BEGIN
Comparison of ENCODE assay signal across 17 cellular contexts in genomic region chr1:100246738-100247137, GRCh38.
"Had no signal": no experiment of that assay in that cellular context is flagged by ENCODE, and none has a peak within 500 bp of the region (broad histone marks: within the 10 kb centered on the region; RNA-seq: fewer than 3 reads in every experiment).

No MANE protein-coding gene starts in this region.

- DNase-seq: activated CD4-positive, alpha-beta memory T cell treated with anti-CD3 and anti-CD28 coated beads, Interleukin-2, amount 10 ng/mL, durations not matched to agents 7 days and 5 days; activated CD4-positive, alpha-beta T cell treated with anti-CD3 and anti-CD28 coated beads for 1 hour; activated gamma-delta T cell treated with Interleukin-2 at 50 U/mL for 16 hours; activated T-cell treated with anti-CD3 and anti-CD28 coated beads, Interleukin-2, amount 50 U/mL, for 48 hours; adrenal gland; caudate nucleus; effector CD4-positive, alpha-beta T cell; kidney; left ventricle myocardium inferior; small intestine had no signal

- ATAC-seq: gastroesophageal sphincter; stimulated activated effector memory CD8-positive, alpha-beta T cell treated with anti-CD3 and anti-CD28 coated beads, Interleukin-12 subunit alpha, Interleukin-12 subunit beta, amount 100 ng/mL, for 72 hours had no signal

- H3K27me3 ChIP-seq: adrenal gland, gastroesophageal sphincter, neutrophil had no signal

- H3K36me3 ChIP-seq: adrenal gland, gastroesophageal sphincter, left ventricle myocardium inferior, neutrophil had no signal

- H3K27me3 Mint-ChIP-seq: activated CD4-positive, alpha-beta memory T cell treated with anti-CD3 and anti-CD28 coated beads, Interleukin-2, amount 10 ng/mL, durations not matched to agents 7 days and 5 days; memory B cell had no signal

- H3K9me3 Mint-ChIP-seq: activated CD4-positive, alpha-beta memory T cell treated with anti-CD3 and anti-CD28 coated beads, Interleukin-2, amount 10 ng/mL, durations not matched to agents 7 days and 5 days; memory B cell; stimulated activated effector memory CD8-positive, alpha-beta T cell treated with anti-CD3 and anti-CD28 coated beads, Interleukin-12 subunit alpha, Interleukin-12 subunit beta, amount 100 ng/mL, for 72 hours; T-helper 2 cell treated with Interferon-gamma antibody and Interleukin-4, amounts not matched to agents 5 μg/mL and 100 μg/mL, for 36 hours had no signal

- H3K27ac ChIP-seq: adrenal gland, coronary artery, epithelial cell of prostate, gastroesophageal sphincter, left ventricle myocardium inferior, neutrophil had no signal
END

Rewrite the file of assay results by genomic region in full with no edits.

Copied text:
Comparison of ENCODE assay signal across 17 cellular contexts in genomic region chr1:100246738-100247137, GRCh38.
"Had no signal": no experiment of that assay in that cellular context is flagged by ENCODE, and none has a peak within 500 bp of the region (broad histone marks: within the 10 kb centered on the region; RNA-seq: fewer than 3 reads in every experiment).

No MANE protein-coding gene starts in this region.

- DNase-seq: activated CD4-positive, alpha-beta memory T cell treated with anti-CD3 and anti-CD28 coated beads, Interleukin-2, amount 10 ng/mL, durations not matched to agents 7 days and 5 days; activated CD4-positive, alpha-beta T cell treated with anti-CD3 and anti-CD28 coated beads for 1 hour; activated gamma-delta T cell treated with Interleukin-2 at 50 U/mL for 16 hours; activated T-cell treated with anti-CD3 and anti-CD28 coated beads, Interleukin-2, amount 50 U/mL, for 48 hours; adrenal gland; caudate nucleus; effector CD4-positive, alpha-beta T cell; kidney; left ventricle myocardium inferior; small intestine had no signal

- ATAC-seq: gastroesophageal sphincter; stimulated activated effector memory CD8-positive, alpha-beta T cell treated with anti-CD3 and anti-CD28 coated beads, Interleukin-12 subunit alpha, Interleukin-12 subunit beta, amount 100 ng/mL, for 72 hours had no signal

- H3K27me3 ChIP-seq: adrenal gland, gastroesophageal sphincter, neutrophil had no signal

- H3K36me3 ChIP-seq: adrenal gland, gastroesophageal sphincter, left ventricle myocardium inferior, neutrophil had no signal

- H3K27me3 Mint-ChIP-seq: activated CD4-positive, alpha-beta memory T cell treated with anti-CD3 and anti-CD28 coated beads, Interleukin-2, amount 10 ng/mL, durations not matched to agents 7 days and 5 days; memory B cell had no signal

- H3K9me3 Mint-ChIP-seq: activated CD4-positive, alpha-beta memory T cell treated with anti-CD3 and anti-CD28 coated beads, Interleukin-2, amount 10 ng/mL, durations not matched to agents 7 days and 5 days; memory B cell; stimulated activated effector memory CD8-positive, alpha-beta T cell treated with anti-CD3 and anti-CD28 coated beads, Interleukin-12 subunit alpha, Interleukin-12 subunit beta, amount 100 ng/mL, for 72 hours; T-helper 2 cell treated with Interferon-gamma antibody and Interleukin-4, amounts not matched to agents 5 μg/mL and 100 μg/mL, for 36 hours had no signal

- H3K27ac ChIP-seq: adrenal gland, coronary artery, epithelial cell of prostate, gastroesophageal sphincter, left ventricle myocardium inferior, neutrophil had no signal